The only children’s museum in the country to be adopted by NASA & the Office of Science.

2005 Children's Museum Annual Science & Technology Fair pictures

Kids lined up on our 4th floor to greet EVA

Museum Executive Director Marlene Brown greets Congressman Sherry Boehlert and Astronaut George Zamka

Officers from the Mohawk Valley Astronomical Society, L to R: David Terrazas, President Joe Crossman, Carol Higgins, Chuck Higgins

David & Chuck explaining astronomy exhibits

This youngster whized through Rocketdyne Power & Propulsion's Space Exploration kiosk game, getting all the answers right!

NASA Glenn Research Center's interactive game, Quizdom, had youngsters and adults enjoying and learning

Playing the Quizdom game with remote controls!

Rocketdyne Power & Propulsion's touchscreen game!

NASA Glenn Research Center delight kids with their exhibit

Imaging yourself in space at the NASA photo booth

NASA Glenn's EVA shows up & greets Director Brown

Visitors of all ages wanted a hug from this special Astronaut!

And to pose for pictures

Even giving EVA a big hug!

Mom & Dad enjoying with their daughter

Hey, astronauts are cool!

Jen Herzog presenting ribbon & certificate

Jen Herzog presenting ribbon & certificate

Jen Herzog presenting ribbon & certificate

Jen Herzog presenting ribbon & certificate

Congressman Boehlert chats with Rocketdyne's Gerry as Director Brown chats with Astronaut Zamka

Rocketdyne's Gerry & partner in from CA with their exhibits

The Congressman & Astronaut greet EVA!

Board member Steve Genett & son pose w/EVA & the Congressman

Congressman Boehlert & Astronaut Zamka view student projects entered by three young ladies

Congressman Boehlert & Astronaut Zamka view Proctor High school student project

Astronaut Zamka views the museum's 4th floor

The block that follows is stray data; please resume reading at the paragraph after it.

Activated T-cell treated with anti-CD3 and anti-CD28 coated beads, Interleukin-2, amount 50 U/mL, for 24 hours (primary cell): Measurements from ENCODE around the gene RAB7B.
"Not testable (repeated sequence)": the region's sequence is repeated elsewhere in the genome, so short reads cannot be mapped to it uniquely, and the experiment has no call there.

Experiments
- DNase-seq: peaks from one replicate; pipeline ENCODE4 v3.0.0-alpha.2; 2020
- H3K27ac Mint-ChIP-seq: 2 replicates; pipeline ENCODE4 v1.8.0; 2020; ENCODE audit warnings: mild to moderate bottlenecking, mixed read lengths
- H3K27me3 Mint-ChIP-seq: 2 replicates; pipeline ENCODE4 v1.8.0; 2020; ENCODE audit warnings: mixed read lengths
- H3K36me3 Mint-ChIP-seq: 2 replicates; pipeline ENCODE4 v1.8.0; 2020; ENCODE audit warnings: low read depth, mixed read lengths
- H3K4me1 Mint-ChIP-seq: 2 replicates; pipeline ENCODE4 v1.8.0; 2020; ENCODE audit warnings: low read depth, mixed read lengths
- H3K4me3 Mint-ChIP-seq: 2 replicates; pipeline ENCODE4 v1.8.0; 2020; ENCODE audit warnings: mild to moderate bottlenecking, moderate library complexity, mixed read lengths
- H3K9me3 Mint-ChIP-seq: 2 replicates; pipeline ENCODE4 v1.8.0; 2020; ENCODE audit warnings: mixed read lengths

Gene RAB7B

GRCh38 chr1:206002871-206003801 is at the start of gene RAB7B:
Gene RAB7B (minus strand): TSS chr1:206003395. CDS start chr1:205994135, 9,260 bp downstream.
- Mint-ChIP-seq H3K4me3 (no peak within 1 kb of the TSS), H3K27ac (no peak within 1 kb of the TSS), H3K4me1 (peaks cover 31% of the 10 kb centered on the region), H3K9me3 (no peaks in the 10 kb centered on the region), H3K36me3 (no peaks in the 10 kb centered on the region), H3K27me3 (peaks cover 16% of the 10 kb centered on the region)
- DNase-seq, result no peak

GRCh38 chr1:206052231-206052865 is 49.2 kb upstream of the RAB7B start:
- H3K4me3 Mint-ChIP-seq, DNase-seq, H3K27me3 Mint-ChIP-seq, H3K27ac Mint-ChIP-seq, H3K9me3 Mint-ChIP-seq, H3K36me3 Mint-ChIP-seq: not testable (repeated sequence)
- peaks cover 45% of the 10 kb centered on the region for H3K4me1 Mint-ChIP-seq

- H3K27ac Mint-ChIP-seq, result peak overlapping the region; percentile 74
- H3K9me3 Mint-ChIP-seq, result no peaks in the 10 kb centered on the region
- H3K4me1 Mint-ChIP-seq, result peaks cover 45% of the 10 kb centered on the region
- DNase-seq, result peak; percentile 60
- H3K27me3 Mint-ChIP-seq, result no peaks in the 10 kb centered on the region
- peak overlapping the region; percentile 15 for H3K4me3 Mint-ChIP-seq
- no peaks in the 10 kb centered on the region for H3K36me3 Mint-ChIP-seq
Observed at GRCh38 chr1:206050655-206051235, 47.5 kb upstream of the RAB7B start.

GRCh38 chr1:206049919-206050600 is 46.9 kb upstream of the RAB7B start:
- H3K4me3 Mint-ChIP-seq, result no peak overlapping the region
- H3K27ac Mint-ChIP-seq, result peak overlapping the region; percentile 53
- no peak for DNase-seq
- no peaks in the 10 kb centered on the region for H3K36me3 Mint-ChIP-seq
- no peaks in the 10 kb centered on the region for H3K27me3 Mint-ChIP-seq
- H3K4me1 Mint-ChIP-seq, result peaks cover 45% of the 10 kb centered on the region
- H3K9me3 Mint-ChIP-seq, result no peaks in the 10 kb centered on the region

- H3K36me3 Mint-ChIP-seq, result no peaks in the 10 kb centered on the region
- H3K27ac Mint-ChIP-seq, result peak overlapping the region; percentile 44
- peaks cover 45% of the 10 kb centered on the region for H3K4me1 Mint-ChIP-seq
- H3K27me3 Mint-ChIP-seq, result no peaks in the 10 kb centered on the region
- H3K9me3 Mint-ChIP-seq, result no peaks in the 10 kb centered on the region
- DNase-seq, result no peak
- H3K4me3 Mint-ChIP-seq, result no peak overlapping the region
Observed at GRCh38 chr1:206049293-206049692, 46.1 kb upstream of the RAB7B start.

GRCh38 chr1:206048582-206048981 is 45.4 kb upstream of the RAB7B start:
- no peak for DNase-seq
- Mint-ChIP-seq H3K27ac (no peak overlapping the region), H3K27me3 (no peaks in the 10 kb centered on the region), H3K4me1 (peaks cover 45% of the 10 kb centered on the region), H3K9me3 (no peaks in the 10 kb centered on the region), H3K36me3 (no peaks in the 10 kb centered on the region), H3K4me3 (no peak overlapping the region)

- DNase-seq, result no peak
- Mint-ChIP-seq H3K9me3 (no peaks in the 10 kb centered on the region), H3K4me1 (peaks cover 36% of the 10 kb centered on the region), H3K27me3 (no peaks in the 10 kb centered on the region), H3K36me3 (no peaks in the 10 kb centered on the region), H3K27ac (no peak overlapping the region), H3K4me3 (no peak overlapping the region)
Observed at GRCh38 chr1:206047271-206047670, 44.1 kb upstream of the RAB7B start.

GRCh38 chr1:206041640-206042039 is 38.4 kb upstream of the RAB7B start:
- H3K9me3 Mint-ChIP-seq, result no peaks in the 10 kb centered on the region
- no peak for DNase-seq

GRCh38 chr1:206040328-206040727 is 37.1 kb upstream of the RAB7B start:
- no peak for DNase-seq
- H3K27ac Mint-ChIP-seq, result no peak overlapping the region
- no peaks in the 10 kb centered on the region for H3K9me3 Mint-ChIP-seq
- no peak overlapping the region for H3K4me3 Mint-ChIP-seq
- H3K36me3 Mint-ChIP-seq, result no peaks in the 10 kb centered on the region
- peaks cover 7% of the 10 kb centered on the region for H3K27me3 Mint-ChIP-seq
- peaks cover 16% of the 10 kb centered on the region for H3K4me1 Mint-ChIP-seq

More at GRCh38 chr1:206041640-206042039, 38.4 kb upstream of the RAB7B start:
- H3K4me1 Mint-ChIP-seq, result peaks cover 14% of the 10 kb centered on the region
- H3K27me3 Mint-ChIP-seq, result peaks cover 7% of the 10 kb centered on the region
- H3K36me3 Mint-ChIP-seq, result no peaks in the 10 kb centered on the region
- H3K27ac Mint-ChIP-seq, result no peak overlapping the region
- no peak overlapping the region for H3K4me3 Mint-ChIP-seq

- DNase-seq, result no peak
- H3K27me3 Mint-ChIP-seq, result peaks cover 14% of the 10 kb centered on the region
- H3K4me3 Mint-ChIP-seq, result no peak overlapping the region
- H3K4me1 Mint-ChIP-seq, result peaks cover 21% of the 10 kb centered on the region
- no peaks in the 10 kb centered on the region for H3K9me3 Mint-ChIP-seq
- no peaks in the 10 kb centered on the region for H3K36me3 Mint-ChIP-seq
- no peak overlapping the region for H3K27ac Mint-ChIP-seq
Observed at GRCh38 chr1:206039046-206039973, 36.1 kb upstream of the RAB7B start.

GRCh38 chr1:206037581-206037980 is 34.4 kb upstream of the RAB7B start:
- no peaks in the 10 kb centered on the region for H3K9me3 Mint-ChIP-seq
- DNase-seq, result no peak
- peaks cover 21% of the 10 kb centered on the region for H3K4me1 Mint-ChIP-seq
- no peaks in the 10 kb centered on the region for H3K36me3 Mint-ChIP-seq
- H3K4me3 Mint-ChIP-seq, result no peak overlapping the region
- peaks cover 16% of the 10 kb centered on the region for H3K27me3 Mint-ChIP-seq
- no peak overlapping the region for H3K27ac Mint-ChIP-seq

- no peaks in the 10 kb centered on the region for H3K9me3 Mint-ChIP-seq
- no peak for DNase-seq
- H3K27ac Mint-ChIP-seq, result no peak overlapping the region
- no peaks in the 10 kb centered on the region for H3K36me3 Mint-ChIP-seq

Presenters line up to get ready for the presentation

Congressman Boehlert, Chairman of the House Science Committee

Astronaut Zamka & Director Brown listening to Boehlert

Astronaut Colonel Zamka addresses the crowd

While Director Brown & Congressman Boehlert look on

Mohawk Valley Astronomical Society shares their involvement

NASA Glenn enjoying the day and the event!

NASA Glenn presenting the Chairman with a new pin!

Rocketdynne's Gerry is an ongoing supporter of the museum

Presenting a Crystal Rocketdyne Clock to Boehlert

Presenting a Crystal Rocketdynne Rocket to Zamka

Steve Genett, of, shares why he's involved with the museum

Now visitors line up to get autographed pictures of the Astronaut

Folks of all ages enjoyed meeting one of NASA's own

A handshake to one who may be a future Astronaut!
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Astronaut Lee M.E. Morin, M. D., Ph.D. (Captain, USN)
Deputy Assistant Secretary For Science
State Department, Washington, D. C.

Personal Data: Born September 9, 1952 in Manchester, New Hampshire. Married. Two children. Two grandchildren. An amateur machinist, he enjoys math, jogging.
Education: Graduated from the Western Reserve Academy, Hudson, Ohio in 1970; received a bachelor of science degree in mathematical/electrical science from the University of New Hampshire in 1974; a master of science degree in biochemistry from New York University in 1978, a doctorate of medicine and microbiology degrees from New York University in 1981 and 1982, respectively, and a Master of Public Health degree from the University of Alabama at Birmingham in 1988.
Organizations: Aerospace Medical Association, Force Recon Association, Undersea and Hyperbaric Medical Society, Society of United States Naval Flight Surgeons.
Awards: Meritorious Service Medal, Navy Commendation Medal, Navy Achievement Medal, Navy Unit Commendation, Meritorious Unit Commendation (two awards), Overseas Service Ribbon, National Defense Medal, Liberation of Kuwait Medal, Southwest Asia Medal, and both Expert Pistol and Expert Rifle Medals.
Special Honors: Recipient of the 1994 Chairman of the Joint Chiefs of Staff Award for Excellence in Military Medicine (also known as the Fisher Award), a finalist of the 1995 Innovations in American Government Award from the John F. Kennedy School of Government at Harvard University and Ford Foundation, received the 1996 Sustaining Membership Lecture Award for the Association of Military Surgeons of the United States.
Experience: After graduating from the University of New Hampshire in 1974, Morin worked at the Massachusetts Institute of Technology in the laboratory now known as the Media Lab. Morin matriculated at New York University School of Medicine in 1974, received a Master of Science in Biochemistry in 1978, an M.D. in 1981, and a Ph.D. in Microbiology in 1982. He then completed two years of residency training in General Surgery at the Bronx Municipal Hospital Center and at the Montefiore Hospital Medical Center in New York City.